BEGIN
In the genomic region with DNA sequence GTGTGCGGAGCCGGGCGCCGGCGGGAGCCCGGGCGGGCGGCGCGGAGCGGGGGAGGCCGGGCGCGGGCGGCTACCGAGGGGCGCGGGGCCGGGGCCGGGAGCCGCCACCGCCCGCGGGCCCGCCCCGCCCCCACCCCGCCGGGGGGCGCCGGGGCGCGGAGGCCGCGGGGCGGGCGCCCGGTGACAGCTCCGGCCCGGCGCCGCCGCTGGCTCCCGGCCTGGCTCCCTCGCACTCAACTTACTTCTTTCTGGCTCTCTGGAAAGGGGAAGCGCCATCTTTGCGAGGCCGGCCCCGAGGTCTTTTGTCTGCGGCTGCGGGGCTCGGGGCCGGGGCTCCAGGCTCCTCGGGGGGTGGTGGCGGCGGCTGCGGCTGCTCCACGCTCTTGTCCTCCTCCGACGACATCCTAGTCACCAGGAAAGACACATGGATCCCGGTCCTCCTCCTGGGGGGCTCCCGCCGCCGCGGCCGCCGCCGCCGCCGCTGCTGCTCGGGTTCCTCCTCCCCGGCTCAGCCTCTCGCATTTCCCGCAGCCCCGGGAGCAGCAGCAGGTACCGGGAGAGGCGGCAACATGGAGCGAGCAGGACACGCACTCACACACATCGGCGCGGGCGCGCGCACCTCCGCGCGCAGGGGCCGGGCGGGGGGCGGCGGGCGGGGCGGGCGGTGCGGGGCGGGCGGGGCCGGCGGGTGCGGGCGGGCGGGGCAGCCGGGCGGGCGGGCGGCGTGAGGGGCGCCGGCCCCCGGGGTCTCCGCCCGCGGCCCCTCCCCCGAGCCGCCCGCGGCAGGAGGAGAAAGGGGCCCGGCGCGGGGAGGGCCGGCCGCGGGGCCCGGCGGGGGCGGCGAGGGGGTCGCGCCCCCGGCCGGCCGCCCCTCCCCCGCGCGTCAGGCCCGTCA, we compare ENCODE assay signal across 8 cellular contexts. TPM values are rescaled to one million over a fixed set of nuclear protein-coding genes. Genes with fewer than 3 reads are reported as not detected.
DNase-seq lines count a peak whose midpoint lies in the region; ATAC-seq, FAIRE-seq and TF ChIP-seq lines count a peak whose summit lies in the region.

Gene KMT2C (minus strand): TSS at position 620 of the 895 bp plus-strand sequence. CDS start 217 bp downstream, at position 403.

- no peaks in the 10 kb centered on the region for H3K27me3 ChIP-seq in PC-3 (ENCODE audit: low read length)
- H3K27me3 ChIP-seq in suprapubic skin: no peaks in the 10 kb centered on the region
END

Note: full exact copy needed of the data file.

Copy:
In the genomic region with DNA sequence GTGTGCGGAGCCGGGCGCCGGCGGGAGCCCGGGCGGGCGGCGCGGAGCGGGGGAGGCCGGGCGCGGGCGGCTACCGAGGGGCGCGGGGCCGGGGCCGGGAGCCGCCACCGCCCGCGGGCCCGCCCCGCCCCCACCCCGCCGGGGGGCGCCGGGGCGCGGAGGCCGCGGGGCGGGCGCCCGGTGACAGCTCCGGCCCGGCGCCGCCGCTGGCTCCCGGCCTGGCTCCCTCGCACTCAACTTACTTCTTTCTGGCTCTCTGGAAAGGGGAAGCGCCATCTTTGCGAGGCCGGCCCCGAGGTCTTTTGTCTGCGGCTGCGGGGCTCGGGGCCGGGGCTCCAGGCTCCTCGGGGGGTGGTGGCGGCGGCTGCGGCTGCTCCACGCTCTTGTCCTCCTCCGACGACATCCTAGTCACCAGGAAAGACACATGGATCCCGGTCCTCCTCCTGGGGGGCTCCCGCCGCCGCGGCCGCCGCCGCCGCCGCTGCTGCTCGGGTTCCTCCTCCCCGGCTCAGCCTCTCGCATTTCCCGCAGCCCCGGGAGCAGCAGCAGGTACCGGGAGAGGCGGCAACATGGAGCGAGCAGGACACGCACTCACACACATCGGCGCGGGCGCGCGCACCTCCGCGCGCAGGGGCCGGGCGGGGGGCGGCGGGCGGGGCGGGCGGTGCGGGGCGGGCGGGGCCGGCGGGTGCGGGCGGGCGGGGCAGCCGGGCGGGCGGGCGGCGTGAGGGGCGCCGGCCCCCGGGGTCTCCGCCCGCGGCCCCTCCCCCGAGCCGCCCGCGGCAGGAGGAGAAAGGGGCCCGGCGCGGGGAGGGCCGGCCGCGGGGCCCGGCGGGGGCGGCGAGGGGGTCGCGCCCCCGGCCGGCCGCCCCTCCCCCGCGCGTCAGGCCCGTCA, we compare ENCODE assay signal across 8 cellular contexts. TPM values are rescaled to one million over a fixed set of nuclear protein-coding genes. Genes with fewer than 3 reads are reported as not detected.
DNase-seq lines count a peak whose midpoint lies in the region; ATAC-seq, FAIRE-seq and TF ChIP-seq lines count a peak whose summit lies in the region.

Gene KMT2C (minus strand): TSS at position 620 of the 895 bp plus-strand sequence. CDS start 217 bp downstream, at position 403.

- no peaks in the 10 kb centered on the region for H3K27me3 ChIP-seq in PC-3 (ENCODE audit: low read length)
- H3K27me3 ChIP-seq in suprapubic skin: no peaks in the 10 kb centered on the region